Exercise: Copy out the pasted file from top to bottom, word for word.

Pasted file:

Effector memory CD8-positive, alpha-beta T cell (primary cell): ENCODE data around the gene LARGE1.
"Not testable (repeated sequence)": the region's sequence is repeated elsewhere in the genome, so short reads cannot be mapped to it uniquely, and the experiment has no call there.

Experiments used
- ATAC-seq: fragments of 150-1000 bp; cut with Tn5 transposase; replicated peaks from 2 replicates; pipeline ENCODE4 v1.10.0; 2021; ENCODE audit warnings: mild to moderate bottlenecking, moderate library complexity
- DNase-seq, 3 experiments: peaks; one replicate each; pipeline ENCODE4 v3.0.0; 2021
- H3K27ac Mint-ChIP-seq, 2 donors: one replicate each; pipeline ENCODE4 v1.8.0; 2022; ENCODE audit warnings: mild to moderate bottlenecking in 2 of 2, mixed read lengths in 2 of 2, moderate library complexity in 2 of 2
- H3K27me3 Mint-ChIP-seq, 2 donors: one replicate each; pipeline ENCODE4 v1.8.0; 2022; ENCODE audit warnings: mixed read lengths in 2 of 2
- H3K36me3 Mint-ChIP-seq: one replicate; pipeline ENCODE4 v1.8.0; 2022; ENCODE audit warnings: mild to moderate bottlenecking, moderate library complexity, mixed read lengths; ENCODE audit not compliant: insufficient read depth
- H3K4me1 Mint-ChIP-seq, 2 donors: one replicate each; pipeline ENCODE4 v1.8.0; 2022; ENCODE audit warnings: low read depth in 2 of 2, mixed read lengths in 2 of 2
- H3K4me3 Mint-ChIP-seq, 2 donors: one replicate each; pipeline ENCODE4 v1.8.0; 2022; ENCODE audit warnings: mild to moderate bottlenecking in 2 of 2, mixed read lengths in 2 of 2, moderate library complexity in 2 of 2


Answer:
Effector memory CD8-positive, alpha-beta T cell (primary cell): ENCODE data around the gene LARGE1.
"Not testable (repeated sequence)": the region's sequence is repeated elsewhere in the genome, so short reads cannot be mapped to it uniquely, and the experiment has no call there.

Experiments used
- ATAC-seq: fragments of 150-1000 bp; cut with Tn5 transposase; replicated peaks from 2 replicates; pipeline ENCODE4 v1.10.0; 2021; ENCODE audit warnings: mild to moderate bottlenecking, moderate library complexity
- DNase-seq, 3 experiments: peaks; one replicate each; pipeline ENCODE4 v3.0.0; 2021
- H3K27ac Mint-ChIP-seq, 2 donors: one replicate each; pipeline ENCODE4 v1.8.0; 2022; ENCODE audit warnings: mild to moderate bottlenecking in 2 of 2, mixed read lengths in 2 of 2, moderate library complexity in 2 of 2
- H3K27me3 Mint-ChIP-seq, 2 donors: one replicate each; pipeline ENCODE4 v1.8.0; 2022; ENCODE audit warnings: mixed read lengths in 2 of 2
- H3K36me3 Mint-ChIP-seq: one replicate; pipeline ENCODE4 v1.8.0; 2022; ENCODE audit warnings: mild to moderate bottlenecking, moderate library complexity, mixed read lengths; ENCODE audit not compliant: insufficient read depth
- H3K4me1 Mint-ChIP-seq, 2 donors: one replicate each; pipeline ENCODE4 v1.8.0; 2022; ENCODE audit warnings: low read depth in 2 of 2, mixed read lengths in 2 of 2
- H3K4me3 Mint-ChIP-seq, 2 donors: one replicate each; pipeline ENCODE4 v1.8.0; 2022; ENCODE audit warnings: mild to moderate bottlenecking in 2 of 2, mixed read lengths in 2 of 2, moderate library complexity in 2 of 2